By Kelly Dearmore
By Jim Schutze
By Rachel Watts
By Lauren Drewes Daniels
By Anna Merlan
By Lee Escobedo
By Alice Laussade
TOP 10 NATIONAL ALBUMS
Wolf Eyes,Human Animal
Wolf Eyes & Anthony Braxton,Black Vomit
Wolf Eyes just blew the field away this year. It's hard to fathom how anyone could have better control over broken machines, creepshow thuds and squelching electric currents and weave it all together with such powerful restraint and reckless fury. Human Animal alternates between harrowing and mind-melting, and the live set with avant-jazz legend Braxton is just pure magical intensity, a redefinition of what music might be.
A Japanese combo that sounds like Explosions in the Sky playing black metal. Totally gripping.
Alan Sparhawk, Solo Guitar
Low's Alan Sparhawk takes a surprising left turn into meditational Krautrock. Beautifully patient instrumentals with an ancient, almost menacing edge, well-tempered with minimalist layers of soothing drones and loops.
March of the Carpenter Ants, Us>Jesus EP
Sunn 0))) and Boris,Altar
Not always all it's cracked up to be, but nevertheless, locking in and listening to this frappé of low-end doom and hushed gossamer dream states is like peeling away the layers of a fascinating eternal fruit from the great beyond.
Black Happy Day, In the Garden of Ghostflowers
Featuring members of Stone Breath and Lycia, an eerie shotgun wedding of folksy medieval dirges and magickal ambiance from the dark side of Stonehenge.
Mission of Burma, The Obliterati
Boston postpunk pioneers are one of the greatest still and possibly—could it be?—even more convincing and passionate since their re-formation.
Isis, In the Absence of Truth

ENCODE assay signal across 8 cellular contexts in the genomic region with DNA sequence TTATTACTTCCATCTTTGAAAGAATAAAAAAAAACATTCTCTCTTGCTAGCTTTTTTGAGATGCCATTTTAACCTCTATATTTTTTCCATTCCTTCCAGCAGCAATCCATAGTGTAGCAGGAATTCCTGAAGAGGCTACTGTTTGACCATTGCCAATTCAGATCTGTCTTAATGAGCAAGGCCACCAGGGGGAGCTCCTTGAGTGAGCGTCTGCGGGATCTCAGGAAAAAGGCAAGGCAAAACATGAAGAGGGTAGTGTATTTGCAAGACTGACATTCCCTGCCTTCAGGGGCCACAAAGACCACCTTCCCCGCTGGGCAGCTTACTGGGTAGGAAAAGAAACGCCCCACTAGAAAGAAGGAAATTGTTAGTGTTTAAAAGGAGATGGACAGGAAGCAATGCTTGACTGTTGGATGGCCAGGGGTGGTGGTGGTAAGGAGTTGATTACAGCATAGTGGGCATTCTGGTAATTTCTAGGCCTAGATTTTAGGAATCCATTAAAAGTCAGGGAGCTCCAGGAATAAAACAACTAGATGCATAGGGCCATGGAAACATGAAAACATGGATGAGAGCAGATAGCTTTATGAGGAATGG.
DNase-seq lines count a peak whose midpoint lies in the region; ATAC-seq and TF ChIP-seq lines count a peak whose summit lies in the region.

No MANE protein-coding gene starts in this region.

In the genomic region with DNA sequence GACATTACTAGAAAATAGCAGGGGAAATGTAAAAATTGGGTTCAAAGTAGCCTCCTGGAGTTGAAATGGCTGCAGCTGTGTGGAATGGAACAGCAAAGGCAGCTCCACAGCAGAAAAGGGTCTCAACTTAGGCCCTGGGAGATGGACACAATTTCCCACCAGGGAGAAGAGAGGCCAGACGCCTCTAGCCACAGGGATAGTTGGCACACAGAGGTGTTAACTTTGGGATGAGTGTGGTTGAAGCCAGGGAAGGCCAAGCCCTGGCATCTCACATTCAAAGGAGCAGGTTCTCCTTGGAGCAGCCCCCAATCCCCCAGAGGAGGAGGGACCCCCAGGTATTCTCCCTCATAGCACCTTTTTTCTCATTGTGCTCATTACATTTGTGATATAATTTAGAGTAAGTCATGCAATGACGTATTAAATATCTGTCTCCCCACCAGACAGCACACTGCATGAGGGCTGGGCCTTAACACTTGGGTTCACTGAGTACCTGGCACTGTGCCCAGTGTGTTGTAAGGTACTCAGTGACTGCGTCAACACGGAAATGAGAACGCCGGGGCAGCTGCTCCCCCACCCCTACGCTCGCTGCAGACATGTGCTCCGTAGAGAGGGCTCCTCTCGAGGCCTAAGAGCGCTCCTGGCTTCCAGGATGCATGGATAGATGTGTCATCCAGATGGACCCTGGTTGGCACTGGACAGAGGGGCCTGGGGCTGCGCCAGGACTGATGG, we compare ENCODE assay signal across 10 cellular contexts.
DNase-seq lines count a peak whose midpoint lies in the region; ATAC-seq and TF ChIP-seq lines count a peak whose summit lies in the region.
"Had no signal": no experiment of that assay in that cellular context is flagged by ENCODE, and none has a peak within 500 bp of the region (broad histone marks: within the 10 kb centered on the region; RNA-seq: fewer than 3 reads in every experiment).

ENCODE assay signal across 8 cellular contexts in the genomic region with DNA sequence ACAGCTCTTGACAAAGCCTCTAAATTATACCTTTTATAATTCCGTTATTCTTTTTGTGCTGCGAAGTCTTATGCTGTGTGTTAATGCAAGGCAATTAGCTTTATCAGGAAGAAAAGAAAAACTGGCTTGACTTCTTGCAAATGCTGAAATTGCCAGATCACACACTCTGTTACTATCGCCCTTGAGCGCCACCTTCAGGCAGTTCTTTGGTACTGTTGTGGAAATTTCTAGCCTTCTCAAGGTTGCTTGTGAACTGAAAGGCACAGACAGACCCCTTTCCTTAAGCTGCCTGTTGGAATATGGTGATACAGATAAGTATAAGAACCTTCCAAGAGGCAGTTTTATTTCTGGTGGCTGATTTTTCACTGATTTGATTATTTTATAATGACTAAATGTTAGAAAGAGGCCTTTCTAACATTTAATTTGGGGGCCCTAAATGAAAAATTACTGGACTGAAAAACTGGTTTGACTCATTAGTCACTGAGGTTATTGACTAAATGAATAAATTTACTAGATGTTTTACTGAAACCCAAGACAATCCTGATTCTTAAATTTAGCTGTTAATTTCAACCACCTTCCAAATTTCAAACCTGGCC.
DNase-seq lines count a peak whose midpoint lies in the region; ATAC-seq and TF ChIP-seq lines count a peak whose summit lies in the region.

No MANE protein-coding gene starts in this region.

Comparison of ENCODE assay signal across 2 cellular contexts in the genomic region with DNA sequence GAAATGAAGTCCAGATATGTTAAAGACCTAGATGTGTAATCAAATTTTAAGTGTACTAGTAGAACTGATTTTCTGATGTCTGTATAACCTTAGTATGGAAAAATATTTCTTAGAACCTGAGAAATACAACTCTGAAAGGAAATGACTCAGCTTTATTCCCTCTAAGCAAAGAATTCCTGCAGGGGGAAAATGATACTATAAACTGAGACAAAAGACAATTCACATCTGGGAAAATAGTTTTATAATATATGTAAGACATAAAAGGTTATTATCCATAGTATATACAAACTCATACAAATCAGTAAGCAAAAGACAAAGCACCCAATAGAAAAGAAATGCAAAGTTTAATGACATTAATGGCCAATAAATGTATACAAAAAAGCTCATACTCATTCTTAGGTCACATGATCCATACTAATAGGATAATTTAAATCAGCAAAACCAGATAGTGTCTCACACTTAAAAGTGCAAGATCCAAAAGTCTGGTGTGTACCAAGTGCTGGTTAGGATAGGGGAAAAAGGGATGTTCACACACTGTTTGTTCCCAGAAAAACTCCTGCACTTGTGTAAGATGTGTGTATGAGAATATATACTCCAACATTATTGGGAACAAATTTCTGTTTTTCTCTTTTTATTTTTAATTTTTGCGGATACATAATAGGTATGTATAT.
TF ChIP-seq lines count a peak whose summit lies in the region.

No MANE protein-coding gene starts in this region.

Not nearly to Panopticon levels, but even a mild disappointment is a score for the best "ambient metal" band on the planet.
The Melvins, A Senile Animal
The Melvins with two drummers? Hard to beat.
TOP LOCAL ALBUMS
(in alphabetical order)
After all these years, they have toned down the volume, but Andrew Huffstetler's odd bombast and intensity still remains, as does the band's proclivity for hiding dissonant bits inside Newbery Medal-winning songs. Well, if they gave Newbery Medals to songs.
Indie-rock perfection can be off-putting to some, but not when Will Johnson's honest, gritty and idiosyncratic songs are at the heart of it all. Johnson's Austin-based now, but the rest of the band still parks in North Texas.
Ghostcar,Too Strong/The Art of Transition
There has been a sighting of the first-ever studio Ghostcar album after all these years, and it smells vaguely like Miles' carcass, mixed with the ashes of the Rhodes piano these guys set on fire in the middle of redefining electric jazz for the devil-may-care improv-rock set.
My Education played my wedding, but I want these guys to play my funeral. Austin/Denton/Arizona plus violin/guitar/drums drifting in an early Kranky Records atmosphere.
The Paper Chase,Now You Are One of Us
THE NEXT FIVE LOCAL ALBUMS
(in alphabetical order)
Blonde Girls,"Husky Deluxe" 7-inch
Stop/start, push/pull, vertigo punk from these inarticulate two-minute Fort Worth trashers. Laconic genius.
Dennis Gonzalez Yells at Eels,Geografia
Internationally acclaimed trumpet player and Dallas treasure Dennis Gonzalez leads another circus of mind-blowingly precise, spirited, adventurous jazz that's free in spirit if not structure as well.
Stumptone,Gravity Suddenly Released
Years in the making, Chris Plavidal returns with another far-out reconciliation of tantalizing psyche-folk gems and loopy noise-rock genius. Finished, but still being shopped to labels.
Violent Squid,You're on Vacation
Airy, incidental recordings with a pastoral, acid-folk circa '74 Krautrock feel from these unpredictable Denton madcaps.